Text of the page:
I found this and thought it was worth repeating:
“Main” primarily consists of supported open-source software, but also includes proprietary firmware and fonts. This is roughly equivalent to Debian’s code. The proprietary programs, however, must be governed by a license that makes them free to distribute.
Ubuntu also supports some proprietary software that is not part of the kernel in a component called “Restricted.” This is software, like the NVIDA and ATI graphics card drivers, that can not be freely distributed. The Ubuntu developers have also made special arrangements in a subset of Restricted known as “Commercial.” These are proprietary programs, such as the Opera web browser and the RealPlayer media player, which Ubuntu has received permission to distribute to Ubuntu users.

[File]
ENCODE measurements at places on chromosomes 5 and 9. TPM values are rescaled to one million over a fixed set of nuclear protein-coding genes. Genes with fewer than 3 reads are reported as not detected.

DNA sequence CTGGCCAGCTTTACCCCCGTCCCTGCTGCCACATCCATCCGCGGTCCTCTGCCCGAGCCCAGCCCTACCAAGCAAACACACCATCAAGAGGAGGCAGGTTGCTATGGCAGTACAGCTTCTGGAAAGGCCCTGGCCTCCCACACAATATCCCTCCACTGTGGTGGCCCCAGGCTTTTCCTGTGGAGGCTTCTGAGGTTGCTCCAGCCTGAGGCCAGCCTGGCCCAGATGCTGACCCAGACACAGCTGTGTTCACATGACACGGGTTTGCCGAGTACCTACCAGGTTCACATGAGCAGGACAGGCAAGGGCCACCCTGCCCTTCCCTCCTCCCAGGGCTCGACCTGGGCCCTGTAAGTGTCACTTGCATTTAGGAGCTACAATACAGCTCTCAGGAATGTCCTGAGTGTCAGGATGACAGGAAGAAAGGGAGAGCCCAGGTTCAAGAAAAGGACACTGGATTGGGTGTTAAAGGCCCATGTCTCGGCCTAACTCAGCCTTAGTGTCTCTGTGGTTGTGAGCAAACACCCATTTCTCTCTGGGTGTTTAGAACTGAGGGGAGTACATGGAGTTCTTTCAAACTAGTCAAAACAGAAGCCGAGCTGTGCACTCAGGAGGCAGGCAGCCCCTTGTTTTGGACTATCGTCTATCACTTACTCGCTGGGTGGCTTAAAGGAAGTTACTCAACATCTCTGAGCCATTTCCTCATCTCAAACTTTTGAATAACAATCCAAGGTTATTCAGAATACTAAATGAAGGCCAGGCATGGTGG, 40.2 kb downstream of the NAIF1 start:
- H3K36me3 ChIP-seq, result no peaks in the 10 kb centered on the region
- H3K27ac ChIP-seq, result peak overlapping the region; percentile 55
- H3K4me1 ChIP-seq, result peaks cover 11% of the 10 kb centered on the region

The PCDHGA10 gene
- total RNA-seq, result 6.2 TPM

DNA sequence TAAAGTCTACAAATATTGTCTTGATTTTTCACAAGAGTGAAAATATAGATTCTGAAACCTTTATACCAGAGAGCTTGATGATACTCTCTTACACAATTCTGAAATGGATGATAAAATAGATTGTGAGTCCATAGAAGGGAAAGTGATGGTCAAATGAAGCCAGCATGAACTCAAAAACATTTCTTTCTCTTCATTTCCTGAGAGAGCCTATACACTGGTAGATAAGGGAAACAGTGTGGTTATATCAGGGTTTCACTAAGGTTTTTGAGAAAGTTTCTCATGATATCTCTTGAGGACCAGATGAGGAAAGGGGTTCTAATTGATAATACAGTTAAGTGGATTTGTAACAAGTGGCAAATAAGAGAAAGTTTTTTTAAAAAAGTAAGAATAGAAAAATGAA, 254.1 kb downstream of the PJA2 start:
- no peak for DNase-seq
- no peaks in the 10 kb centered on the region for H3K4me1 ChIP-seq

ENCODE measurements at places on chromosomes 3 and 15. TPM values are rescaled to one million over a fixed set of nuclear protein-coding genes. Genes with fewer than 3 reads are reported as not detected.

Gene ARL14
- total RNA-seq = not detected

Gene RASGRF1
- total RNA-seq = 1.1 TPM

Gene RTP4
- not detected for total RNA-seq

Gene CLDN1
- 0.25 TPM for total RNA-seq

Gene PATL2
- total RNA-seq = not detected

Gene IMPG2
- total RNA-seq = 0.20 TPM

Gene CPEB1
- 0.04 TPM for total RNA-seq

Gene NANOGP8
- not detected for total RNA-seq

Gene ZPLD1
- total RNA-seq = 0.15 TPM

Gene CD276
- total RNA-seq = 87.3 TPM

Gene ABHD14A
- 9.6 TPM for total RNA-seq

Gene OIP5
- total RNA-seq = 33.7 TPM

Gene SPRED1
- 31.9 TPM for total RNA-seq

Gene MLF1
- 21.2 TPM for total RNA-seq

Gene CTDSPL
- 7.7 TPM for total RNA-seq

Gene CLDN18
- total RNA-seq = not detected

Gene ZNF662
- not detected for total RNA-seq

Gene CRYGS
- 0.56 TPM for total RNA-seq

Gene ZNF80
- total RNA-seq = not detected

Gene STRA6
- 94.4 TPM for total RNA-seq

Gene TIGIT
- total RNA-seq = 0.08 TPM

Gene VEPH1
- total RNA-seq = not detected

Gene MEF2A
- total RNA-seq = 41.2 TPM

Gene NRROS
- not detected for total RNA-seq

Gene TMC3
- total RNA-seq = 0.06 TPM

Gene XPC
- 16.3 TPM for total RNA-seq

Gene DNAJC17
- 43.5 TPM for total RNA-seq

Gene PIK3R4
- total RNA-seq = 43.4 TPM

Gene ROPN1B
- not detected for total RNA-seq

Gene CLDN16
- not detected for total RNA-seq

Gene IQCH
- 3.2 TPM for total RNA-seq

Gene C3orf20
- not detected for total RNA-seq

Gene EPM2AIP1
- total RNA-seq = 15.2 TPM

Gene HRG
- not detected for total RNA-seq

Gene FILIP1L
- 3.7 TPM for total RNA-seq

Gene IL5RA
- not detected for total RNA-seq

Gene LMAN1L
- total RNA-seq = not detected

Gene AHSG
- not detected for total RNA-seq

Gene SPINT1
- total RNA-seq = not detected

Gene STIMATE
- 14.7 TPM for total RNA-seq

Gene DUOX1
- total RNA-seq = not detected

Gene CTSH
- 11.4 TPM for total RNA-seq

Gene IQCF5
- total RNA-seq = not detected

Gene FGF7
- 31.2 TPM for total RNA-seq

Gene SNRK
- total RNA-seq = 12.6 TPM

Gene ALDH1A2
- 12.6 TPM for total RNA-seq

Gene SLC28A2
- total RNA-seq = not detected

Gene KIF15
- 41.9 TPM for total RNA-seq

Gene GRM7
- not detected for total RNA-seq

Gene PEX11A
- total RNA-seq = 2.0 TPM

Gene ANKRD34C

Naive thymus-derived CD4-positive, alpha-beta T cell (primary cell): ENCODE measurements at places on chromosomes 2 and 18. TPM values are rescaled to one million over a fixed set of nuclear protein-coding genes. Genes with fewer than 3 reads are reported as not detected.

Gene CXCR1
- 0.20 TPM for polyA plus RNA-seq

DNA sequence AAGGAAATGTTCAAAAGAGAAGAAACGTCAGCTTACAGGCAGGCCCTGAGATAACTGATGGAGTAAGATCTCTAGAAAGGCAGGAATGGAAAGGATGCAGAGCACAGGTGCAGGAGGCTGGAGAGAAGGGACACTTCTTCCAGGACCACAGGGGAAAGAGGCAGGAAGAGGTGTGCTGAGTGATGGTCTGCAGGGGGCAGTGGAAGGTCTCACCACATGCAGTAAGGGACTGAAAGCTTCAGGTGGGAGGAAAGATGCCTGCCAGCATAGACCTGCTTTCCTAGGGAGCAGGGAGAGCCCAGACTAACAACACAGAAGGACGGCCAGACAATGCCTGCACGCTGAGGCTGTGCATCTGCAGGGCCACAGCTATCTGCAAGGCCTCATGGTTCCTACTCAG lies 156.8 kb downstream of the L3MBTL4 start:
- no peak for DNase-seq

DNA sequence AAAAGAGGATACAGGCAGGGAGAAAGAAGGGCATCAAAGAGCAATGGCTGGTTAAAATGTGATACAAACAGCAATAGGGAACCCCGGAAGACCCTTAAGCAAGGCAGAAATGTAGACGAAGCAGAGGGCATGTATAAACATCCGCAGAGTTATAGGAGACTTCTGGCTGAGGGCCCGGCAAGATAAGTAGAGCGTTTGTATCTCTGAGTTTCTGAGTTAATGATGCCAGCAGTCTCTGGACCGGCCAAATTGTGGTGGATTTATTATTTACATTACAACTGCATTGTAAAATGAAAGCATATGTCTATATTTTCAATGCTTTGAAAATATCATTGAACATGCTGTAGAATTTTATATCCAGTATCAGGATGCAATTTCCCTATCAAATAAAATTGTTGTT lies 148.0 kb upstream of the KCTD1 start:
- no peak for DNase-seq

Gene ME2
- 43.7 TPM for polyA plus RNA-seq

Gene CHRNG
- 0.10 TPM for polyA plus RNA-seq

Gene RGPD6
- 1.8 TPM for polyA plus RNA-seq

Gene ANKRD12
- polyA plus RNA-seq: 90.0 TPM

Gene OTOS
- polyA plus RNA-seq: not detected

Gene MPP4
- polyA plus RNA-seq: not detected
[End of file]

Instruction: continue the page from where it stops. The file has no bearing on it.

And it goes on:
Finally, Ubuntu includes the “Universe” and “Multiverse” categories. These contain non-supported open-source software, and non-supported proprietary programs, respectively.
Source: “FSF debuts fully-free Ubuntu/Debian variant“, emphasis added.